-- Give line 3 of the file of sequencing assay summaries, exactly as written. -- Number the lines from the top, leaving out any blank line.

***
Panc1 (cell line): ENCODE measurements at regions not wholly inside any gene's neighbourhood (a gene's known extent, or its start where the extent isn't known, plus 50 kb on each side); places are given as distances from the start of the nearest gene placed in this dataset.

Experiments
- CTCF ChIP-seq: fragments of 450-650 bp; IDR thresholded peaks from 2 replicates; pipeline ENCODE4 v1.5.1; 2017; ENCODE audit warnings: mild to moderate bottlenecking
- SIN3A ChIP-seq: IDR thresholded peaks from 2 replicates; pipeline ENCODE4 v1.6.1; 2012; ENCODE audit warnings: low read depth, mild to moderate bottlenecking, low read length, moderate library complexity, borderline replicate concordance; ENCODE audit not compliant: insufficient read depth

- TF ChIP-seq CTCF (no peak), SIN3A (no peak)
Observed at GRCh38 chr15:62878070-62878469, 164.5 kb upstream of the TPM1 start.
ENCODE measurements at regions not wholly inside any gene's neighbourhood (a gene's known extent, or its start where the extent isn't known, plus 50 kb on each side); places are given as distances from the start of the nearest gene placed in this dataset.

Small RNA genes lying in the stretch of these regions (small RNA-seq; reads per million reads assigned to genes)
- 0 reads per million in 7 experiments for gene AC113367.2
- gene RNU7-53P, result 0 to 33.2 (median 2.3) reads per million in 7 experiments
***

- CTCF ChIP-seq: fragments of 450-650 bp; IDR thresholded peaks from 2 replicates; pipeline ENCODE4 v1.5.1; 2017; ENCODE audit warnings: mild to moderate bottlenecking